Monday March 27, 2023

Whose revolt is it anyway?

June 09, 2022

The past two months – starting with discussions about the no-confidence motion, its passage and the PDM government taking over eventually – have been truly unstable times for Pakistan.

This instability is not just restricted to high-power politics; its reverberations can be felt in the economic sphere (the rupee has fallen by about 10 per cent since then , Pakistan’s forex reserves have fallen to an all-time low, oil prices have skyrocketed and now there is talk of raising electricity prices by 25 per cent!). Although Pakistan is no stranger to political or economic instability, one can argue that the current turbulence in the political weather is in many ways unparalleled.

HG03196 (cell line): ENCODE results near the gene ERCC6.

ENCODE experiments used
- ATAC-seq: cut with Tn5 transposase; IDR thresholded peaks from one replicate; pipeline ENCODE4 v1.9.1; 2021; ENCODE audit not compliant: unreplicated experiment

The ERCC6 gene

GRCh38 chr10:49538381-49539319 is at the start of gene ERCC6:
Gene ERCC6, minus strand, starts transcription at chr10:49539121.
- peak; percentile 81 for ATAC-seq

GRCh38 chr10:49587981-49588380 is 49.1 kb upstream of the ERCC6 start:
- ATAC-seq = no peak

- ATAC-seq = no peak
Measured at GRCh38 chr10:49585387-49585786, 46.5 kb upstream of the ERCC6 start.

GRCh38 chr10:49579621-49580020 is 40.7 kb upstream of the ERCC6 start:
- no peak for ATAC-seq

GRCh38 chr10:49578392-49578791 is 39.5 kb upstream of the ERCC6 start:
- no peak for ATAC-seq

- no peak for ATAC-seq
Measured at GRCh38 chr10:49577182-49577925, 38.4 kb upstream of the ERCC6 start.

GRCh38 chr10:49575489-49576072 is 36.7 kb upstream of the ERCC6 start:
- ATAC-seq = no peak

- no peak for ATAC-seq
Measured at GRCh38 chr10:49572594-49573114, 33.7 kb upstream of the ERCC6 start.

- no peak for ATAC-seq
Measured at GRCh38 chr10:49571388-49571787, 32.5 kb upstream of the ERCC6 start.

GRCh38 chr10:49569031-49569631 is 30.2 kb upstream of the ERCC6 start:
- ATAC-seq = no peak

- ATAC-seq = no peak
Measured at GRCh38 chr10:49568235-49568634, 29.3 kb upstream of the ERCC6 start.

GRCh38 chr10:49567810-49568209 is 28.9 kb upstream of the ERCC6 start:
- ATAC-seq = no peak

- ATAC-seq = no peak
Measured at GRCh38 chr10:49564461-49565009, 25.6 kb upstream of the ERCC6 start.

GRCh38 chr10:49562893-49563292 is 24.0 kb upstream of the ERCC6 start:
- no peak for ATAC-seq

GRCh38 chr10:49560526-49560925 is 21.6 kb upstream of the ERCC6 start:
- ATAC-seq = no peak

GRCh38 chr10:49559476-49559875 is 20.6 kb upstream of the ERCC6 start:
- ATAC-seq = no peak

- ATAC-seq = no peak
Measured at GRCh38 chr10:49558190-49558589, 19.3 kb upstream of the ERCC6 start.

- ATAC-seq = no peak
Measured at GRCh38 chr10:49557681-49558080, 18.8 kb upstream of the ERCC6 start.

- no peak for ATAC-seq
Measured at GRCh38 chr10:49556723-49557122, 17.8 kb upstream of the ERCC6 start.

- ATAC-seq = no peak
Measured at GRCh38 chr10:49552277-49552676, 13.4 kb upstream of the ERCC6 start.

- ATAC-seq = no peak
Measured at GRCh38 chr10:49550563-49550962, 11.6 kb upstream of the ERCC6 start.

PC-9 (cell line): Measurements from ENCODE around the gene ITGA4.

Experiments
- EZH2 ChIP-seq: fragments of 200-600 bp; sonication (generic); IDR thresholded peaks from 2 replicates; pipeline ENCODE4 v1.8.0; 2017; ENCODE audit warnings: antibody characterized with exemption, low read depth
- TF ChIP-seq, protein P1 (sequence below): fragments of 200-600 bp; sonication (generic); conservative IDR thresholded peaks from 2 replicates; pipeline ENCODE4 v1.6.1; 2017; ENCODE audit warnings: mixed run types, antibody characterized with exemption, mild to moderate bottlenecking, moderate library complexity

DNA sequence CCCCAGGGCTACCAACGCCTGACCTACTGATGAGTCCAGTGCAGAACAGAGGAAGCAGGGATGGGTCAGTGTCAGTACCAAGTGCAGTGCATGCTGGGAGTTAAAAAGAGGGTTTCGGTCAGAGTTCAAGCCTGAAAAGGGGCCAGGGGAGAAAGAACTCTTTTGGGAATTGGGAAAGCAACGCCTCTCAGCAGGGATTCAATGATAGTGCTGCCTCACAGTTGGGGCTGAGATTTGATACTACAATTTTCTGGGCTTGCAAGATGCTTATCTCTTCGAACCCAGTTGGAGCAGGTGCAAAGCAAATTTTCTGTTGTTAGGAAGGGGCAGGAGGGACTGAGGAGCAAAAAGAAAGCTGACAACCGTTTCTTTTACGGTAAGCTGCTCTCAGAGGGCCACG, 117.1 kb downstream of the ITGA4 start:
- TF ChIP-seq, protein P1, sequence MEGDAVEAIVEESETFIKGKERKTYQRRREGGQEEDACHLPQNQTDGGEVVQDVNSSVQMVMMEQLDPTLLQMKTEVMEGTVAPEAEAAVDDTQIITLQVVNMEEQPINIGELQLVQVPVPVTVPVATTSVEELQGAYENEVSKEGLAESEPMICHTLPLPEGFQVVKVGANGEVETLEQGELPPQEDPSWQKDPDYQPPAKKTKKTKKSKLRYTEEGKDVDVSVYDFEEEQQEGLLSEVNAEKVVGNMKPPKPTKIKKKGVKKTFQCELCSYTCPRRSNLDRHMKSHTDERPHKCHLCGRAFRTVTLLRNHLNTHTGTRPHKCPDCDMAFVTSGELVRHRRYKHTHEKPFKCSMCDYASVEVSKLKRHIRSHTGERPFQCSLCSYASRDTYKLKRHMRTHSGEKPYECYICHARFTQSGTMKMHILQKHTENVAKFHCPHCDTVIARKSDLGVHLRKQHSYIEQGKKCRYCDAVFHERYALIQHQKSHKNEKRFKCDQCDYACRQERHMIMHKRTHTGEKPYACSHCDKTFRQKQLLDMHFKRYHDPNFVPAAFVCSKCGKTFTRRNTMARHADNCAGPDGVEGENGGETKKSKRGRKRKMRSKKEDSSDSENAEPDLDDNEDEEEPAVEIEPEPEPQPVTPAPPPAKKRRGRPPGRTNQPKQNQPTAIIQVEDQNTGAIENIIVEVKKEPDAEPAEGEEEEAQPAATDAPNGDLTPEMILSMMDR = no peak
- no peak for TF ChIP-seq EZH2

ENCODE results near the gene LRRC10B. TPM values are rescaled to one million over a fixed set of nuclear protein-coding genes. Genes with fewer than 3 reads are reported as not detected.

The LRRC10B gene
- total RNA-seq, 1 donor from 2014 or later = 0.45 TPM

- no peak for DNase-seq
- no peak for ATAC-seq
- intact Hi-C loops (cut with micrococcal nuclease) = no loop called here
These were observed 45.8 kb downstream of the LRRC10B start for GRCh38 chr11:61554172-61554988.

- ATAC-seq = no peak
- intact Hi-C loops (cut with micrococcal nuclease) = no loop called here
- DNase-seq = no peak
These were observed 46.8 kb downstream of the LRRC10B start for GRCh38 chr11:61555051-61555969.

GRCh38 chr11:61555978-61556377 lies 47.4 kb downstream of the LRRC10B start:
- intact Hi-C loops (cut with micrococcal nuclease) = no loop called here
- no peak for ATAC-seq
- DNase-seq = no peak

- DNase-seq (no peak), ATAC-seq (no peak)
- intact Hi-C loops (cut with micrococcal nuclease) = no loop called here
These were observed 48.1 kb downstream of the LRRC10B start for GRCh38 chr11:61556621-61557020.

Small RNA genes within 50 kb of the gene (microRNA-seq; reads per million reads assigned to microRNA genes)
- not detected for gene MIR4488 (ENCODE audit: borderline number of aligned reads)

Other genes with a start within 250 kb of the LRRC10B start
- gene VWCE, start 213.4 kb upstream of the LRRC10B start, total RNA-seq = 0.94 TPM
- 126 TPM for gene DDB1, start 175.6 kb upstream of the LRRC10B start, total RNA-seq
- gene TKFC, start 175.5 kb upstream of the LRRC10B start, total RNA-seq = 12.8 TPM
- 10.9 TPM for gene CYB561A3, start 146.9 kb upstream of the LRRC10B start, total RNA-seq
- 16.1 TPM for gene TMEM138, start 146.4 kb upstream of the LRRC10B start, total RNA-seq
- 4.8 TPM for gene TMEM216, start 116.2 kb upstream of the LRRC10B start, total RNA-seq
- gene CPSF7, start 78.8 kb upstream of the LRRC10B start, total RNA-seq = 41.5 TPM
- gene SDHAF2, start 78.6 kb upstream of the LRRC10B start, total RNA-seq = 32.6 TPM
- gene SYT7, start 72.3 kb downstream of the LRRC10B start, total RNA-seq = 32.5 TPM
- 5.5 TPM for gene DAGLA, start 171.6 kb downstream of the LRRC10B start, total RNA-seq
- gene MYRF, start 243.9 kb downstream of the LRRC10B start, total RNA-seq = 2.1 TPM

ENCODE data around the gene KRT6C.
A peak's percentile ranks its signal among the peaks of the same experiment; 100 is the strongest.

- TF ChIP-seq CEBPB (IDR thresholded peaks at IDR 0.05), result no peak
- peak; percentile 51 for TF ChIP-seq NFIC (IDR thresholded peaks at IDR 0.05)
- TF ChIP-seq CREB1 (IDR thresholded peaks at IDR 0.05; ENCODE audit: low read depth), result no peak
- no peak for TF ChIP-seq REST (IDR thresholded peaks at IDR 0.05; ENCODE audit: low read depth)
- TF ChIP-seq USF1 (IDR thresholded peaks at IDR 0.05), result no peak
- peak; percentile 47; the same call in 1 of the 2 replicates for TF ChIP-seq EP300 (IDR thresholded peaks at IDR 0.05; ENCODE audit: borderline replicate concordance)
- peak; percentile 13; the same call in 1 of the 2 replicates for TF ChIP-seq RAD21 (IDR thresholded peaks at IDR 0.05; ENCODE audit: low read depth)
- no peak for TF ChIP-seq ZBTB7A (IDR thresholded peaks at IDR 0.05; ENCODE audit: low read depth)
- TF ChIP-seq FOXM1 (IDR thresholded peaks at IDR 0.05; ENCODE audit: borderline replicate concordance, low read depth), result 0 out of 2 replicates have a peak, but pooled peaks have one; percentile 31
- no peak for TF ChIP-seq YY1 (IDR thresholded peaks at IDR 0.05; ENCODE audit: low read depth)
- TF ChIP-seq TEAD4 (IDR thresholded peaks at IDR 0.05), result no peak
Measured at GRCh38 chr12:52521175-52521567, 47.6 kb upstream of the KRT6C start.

The current revolt centres around three key segments of the population: youth (18-30-year-olds), the internet connected, and those with FA or above education. Numerous surveys by Gallup Pakistan over the past few weeks show that support for the PTI revolt is significantly more pronounced in these three segments. This is not to say that the PTI is not popular in other segments (for example, among the old, those not internet-connected, and the less educated). This is also not to say that other parties are not popular among the FA pass, internet using youth. It is only to suggest that the vanguard of the current revolt are these three segments of the population. Even a cursory look at the protest marches would also confirm that they are overwhelmingly dominated by these groups.